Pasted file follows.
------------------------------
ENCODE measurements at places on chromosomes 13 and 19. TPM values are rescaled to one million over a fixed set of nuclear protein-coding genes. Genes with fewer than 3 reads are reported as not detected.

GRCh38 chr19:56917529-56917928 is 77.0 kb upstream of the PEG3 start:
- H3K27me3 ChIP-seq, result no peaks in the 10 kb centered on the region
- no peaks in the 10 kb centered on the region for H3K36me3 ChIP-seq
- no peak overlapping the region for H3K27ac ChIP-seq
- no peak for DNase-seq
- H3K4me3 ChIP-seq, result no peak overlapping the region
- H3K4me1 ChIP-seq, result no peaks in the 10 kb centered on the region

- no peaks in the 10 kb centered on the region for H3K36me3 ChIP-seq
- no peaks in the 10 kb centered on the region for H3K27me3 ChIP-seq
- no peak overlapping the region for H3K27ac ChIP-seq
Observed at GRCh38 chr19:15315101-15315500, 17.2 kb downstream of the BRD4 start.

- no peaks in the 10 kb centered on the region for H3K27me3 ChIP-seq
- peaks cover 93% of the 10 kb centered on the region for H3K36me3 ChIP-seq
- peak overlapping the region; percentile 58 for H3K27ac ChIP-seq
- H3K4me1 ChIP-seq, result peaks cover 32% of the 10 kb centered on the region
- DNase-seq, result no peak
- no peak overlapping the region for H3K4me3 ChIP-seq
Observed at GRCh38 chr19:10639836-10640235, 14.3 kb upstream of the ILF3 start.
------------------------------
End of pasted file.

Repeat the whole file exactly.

ENCODE measurements at places on chromosomes 13 and 19. TPM values are rescaled to one million over a fixed set of nuclear protein-coding genes. Genes with fewer than 3 reads are reported as not detected.

GRCh38 chr19:56917529-56917928 is 77.0 kb upstream of the PEG3 start:
- H3K27me3 ChIP-seq, result no peaks in the 10 kb centered on the region
- no peaks in the 10 kb centered on the region for H3K36me3 ChIP-seq
- no peak overlapping the region for H3K27ac ChIP-seq
- no peak for DNase-seq
- H3K4me3 ChIP-seq, result no peak overlapping the region
- H3K4me1 ChIP-seq, result no peaks in the 10 kb centered on the region

- no peaks in the 10 kb centered on the region for H3K36me3 ChIP-seq
- no peaks in the 10 kb centered on the region for H3K27me3 ChIP-seq
- no peak overlapping the region for H3K27ac ChIP-seq
Observed at GRCh38 chr19:15315101-15315500, 17.2 kb downstream of the BRD4 start.

- no peaks in the 10 kb centered on the region for H3K27me3 ChIP-seq
- peaks cover 93% of the 10 kb centered on the region for H3K36me3 ChIP-seq
- peak overlapping the region; percentile 58 for H3K27ac ChIP-seq
- H3K4me1 ChIP-seq, result peaks cover 32% of the 10 kb centered on the region
- DNase-seq, result no peak
- no peak overlapping the region for H3K4me3 ChIP-seq
Observed at GRCh38 chr19:10639836-10640235, 14.3 kb upstream of the ILF3 start.